Last week Kangnam University’s German School of Music Weimar welcomed back a special guest and an old friend. Professor Ulf-Dieter Schaaff, principal flutist for the Berlin Radio Symphony Orchestra and professor of flute at The Liszt School of Music Weimar, spent the week with students of Professor Philipp Jundt and Guest Professor Dorothee Binding for an intensive series of masterclasses. Their efforts came to fruition at last Thursday’s Masters & Students concert at Dolce Art Hall in Seoul.
Masters & Students was a showcase for students of the German School, whose playing received last-minute fine-tuning by Schaaff. After a robust student program that included works by Vivaldi, Bach, and Prokofiev, Schaaff, accompanied by pianist Ahn Hye-lim, performed Doppler’s Fantaisie pastorale hongroise with the mastery of breath and tone he had been teaching in class. He then shared the stage with his masterclass students, playing duets from Mozart’s The Magic Flute followed by the Asia premiere of Wilfried Hiller’s Notenbüchlein für Tamino (Notebook for Tamino).
Schaaff was in top form that evening, and the students of the German School did not disappoint either. “The concept of Masters & Students is great,” Schaaff remarked afterward. “I think the concert was a really good experience for everybody — for the students and for the teachers.”
Students performing on stage with their teachers, according to Philipp Jundt, is quite common in Europe. And exposing students at the German School to such practices has proven beneficial. “The level of the students at the German School is rising,” notes Schaaff, who’s made regular visits to Korea since 1994 and the German School of Music Weimar since 2005. The school offers an educational experience that is authentically German, he says. “As I see it, the experience is the same — just in Asia.”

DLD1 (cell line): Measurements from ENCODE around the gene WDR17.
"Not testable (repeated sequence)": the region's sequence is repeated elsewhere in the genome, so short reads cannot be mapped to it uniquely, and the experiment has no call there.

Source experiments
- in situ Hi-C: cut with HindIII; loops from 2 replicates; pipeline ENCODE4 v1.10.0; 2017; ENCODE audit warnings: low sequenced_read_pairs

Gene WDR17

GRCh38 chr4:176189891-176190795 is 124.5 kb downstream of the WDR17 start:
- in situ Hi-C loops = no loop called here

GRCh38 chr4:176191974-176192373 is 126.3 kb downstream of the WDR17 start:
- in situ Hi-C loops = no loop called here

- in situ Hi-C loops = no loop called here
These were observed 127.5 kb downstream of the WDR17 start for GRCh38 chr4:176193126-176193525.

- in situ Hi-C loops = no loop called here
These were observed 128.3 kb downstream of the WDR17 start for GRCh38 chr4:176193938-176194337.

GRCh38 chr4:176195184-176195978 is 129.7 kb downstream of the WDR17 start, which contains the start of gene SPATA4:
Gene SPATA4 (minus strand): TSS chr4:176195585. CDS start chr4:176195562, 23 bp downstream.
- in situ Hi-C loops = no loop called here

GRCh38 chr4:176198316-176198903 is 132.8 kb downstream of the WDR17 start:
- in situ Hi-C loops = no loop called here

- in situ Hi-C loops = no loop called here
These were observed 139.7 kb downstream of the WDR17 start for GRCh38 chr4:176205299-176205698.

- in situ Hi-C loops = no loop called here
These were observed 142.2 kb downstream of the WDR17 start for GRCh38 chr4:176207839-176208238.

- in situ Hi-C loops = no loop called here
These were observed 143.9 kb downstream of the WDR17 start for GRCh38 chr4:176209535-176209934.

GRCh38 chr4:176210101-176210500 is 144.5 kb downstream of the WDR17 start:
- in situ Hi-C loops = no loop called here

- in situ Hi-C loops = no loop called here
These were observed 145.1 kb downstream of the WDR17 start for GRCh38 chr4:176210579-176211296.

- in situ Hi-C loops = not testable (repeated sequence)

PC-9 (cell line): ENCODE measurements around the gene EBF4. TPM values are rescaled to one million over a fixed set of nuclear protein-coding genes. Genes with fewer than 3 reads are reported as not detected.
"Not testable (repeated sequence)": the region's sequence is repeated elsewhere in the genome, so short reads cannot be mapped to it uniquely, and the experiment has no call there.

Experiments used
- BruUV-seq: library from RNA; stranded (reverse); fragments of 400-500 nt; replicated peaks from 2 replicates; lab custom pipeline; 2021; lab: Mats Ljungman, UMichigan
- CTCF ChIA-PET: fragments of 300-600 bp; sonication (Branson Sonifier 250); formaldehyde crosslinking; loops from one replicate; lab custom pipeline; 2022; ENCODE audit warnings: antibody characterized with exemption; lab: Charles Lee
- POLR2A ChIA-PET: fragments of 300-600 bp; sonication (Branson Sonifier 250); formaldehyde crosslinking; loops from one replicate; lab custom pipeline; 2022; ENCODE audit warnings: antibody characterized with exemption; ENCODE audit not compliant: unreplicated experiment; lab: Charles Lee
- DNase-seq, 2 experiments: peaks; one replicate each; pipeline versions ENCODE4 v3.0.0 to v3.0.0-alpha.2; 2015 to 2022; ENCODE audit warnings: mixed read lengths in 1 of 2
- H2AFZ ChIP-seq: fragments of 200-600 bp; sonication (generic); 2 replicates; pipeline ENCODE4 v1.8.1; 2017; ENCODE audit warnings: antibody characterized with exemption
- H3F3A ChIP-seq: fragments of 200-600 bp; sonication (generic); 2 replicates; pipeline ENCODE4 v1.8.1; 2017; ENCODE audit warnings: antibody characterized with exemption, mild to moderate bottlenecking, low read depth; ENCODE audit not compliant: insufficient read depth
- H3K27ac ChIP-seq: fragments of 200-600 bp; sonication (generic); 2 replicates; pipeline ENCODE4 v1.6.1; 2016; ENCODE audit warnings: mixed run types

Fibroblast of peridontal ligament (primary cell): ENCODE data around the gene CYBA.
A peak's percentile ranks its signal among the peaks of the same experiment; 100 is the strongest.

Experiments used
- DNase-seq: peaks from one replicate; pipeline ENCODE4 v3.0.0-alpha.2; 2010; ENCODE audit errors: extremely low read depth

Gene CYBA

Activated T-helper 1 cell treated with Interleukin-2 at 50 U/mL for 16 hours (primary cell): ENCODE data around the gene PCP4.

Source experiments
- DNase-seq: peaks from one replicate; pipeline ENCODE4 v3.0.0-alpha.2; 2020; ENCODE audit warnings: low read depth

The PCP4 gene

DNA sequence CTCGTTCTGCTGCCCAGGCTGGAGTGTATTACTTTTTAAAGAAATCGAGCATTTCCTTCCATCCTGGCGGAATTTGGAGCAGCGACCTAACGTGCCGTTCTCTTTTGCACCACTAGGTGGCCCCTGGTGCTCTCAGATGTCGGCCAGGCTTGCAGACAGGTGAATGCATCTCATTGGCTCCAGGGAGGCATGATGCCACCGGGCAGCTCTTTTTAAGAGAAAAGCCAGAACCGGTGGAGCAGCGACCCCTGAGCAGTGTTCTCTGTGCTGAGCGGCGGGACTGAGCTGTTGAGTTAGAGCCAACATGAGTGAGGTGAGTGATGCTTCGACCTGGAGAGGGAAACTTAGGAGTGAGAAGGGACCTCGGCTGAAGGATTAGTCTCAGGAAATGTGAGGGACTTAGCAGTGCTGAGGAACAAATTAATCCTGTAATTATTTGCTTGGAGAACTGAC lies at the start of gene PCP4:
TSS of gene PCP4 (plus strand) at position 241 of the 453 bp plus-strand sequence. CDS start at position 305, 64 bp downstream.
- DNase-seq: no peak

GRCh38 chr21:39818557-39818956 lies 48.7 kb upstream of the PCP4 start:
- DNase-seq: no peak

Schaaff gives much of the credit for the improvement in the German School’s flute program to Jundt and the new guest professor Dorothee Binding. Jundt, in particular, is actively connected to the music world, he adds, “opening every possible door, making the school interesting for very good flute players.”
Schaaff makes his own contribution with every visit to the German School, with rigorous methodology offset by his humorous demeanor. “When I play the flute I express my feelings and love for the music. I want to send an acoustical, visual, and emotional message to the audience. I try to touch their souls. My aim is for the students to make their own emotional connection to the music while they play the flute.”
Schaaff’s habit of mind is one that has become easier to share with the students at the German School of Music Weimar. “I’m surprised at the quality of the students,” he notes. “Since the last time I was here, which was about two years ago, their mentality has changed. They are less shy with verbal contact and are generally more open. This shows in their playing, as well.”